Key Research Interests

My research explores how power relations produce and reproduce socio-ecological change in the global South with implications for the lives, livelihoods, landscapes and identities of low-income and/or marginalised social groups. I’m interested in both the material and discursive dimensions of these dynamics, especially as they relate to processes and discourses of development, as well as how they operate over different spatial and temporal scales.

Much of this work has been pursued through a focus on water management and governance. An important aspect of my work has been to reposition technical approaches to water issues as inherently political, and to elucidate the politics and power relations bound up in patterns of water allocation and use, water infrastructure and technologies, water governance frameworks and debates over water resources and issues.

My work currently comprises three principal themes:

First, I have critically examined the application of ‘neoliberal’ strategies to water management and its implications for low-income groups and local ecologies. I have analysed urban water privatisation in the global South (with Gordon McGranahan from IDS), water rights markets in Chile, and payments for watershed services schemes in the Andean region. I have argued that these market-based approaches are promoted on the basis of more efficient resource management and benefits to the poor, yet in practice it is the poorest and most marginalised water users who are disadvantaged by these policies.  Work in this field continues primarily in relation to Chile's Water Code and its outcomes for water availability and distribution among fresh fruit producers in the La Ligua river basin.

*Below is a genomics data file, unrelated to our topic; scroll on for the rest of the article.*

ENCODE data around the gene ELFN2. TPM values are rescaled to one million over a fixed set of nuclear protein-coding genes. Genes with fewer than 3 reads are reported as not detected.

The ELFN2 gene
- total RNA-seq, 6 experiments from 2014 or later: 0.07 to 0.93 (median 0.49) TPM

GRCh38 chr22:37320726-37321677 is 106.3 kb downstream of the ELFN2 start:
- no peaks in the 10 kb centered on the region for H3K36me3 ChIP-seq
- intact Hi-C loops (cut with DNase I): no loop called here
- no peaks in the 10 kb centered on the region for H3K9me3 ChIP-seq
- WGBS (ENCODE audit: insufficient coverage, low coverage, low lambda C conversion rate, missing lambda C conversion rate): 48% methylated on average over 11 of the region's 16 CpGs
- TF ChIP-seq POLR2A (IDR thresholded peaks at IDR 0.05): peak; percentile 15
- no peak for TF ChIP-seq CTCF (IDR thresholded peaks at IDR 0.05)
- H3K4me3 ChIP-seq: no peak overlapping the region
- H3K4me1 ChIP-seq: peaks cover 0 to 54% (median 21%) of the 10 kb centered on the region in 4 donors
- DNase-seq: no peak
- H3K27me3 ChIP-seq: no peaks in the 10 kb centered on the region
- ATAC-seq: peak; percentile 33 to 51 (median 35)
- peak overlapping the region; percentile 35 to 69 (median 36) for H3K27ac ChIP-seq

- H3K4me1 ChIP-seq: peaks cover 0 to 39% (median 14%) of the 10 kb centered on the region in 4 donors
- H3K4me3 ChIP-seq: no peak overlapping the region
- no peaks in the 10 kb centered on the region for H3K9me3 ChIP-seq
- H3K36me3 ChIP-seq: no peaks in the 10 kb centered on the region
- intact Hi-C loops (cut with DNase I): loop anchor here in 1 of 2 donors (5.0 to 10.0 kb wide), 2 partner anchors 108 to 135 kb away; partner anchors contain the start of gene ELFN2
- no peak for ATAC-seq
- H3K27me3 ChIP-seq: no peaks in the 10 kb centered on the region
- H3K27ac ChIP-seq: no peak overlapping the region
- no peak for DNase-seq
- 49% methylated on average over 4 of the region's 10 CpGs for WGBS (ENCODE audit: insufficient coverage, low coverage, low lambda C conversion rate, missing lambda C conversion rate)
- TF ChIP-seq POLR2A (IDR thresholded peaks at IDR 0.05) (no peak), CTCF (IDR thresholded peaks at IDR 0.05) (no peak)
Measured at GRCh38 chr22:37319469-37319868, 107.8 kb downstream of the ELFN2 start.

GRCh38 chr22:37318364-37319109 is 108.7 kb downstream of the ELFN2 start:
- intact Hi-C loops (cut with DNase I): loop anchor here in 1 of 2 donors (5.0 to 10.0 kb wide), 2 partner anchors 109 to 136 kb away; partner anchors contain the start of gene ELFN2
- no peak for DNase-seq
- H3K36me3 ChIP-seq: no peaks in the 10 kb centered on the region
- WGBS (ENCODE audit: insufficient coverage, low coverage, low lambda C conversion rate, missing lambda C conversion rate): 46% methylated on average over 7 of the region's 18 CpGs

My research on water rights in the context of the avocado production in Chile has been featured by DanWatch, and Vogue magazine.


Second, I am interested in critical approaches to environmental knowledge that draw on debates around social nature from political ecology and science studies. My entry into this area has been through an analysis of the politics of hydrology and its application. I have extended this work to engage in developing, with Jamie Linton (Université de Limoges), the concept of the ‘hydrosocial cycle’ to think about how water embeds and reflects power relations, and how water and society shape and reshape each other over space and time. I have also worked on a critique of the society-nature dualism inherent within the dominant conceptualisation of ecosystem services, in collaboration with Margreet Zwarteveen (UNESCO-IHE).  Current work continues theorisation and application of the hydrosocial cycle, with Jamie Linton and Alex Loftus (King's College London), and a critical and relational approach to water security with Wendy Jepson (Texas A&M University) and others.